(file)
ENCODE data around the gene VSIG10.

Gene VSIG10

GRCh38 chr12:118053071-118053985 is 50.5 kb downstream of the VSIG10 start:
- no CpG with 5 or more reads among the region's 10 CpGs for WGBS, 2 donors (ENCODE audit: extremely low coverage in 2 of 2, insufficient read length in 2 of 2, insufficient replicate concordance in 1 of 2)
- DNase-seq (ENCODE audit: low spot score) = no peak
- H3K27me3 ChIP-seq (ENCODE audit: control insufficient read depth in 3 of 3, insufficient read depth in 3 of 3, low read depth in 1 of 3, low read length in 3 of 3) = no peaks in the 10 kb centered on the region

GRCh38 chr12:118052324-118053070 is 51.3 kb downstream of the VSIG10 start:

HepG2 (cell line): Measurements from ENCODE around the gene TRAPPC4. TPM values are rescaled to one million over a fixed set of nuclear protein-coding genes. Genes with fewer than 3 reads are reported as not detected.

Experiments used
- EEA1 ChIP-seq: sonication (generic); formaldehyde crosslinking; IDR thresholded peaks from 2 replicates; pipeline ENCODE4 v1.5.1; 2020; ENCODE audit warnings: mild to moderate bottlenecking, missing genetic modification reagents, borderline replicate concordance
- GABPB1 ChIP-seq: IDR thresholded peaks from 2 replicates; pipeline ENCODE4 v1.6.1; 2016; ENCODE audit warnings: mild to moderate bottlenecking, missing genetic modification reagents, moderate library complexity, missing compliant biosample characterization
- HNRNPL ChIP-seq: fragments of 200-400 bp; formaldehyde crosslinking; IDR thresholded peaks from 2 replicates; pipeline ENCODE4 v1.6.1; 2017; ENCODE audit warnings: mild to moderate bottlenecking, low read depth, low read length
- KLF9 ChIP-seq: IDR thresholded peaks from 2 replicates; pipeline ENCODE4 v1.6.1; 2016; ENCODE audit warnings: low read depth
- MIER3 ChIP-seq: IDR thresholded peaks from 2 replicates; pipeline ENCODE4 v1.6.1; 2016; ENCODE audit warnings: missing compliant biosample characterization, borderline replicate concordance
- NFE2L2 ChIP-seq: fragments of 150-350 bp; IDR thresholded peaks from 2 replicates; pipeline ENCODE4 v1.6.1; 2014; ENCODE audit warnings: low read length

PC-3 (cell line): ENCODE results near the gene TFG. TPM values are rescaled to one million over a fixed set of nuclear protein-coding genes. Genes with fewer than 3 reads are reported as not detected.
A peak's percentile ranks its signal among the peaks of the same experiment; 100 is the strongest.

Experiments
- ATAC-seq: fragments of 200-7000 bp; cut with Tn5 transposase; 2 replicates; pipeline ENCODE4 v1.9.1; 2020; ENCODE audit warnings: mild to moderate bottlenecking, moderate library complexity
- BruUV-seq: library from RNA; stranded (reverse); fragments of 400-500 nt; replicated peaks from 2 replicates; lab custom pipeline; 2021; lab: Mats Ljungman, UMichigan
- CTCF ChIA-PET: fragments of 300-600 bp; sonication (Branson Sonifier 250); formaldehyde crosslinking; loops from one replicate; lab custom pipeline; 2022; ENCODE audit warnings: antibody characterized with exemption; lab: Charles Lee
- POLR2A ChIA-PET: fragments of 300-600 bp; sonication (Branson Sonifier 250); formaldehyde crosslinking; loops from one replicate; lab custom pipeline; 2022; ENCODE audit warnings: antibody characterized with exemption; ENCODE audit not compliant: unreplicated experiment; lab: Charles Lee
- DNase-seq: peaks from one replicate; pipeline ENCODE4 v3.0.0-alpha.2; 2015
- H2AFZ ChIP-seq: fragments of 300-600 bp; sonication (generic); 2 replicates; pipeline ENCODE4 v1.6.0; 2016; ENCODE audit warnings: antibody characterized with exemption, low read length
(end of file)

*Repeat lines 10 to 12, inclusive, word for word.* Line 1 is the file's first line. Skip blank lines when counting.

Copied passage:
- EEA1 ChIP-seq: sonication (generic); formaldehyde crosslinking; IDR thresholded peaks from 2 replicates; pipeline ENCODE4 v1.5.1; 2020; ENCODE audit warnings: mild to moderate bottlenecking, missing genetic modification reagents, borderline replicate concordance
- GABPB1 ChIP-seq: IDR thresholded peaks from 2 replicates; pipeline ENCODE4 v1.6.1; 2016; ENCODE audit warnings: mild to moderate bottlenecking, missing genetic modification reagents, moderate library complexity, missing compliant biosample characterization
- HNRNPL ChIP-seq: fragments of 200-400 bp; formaldehyde crosslinking; IDR thresholded peaks from 2 replicates; pipeline ENCODE4 v1.6.1; 2017; ENCODE audit warnings: mild to moderate bottlenecking, low read depth, low read length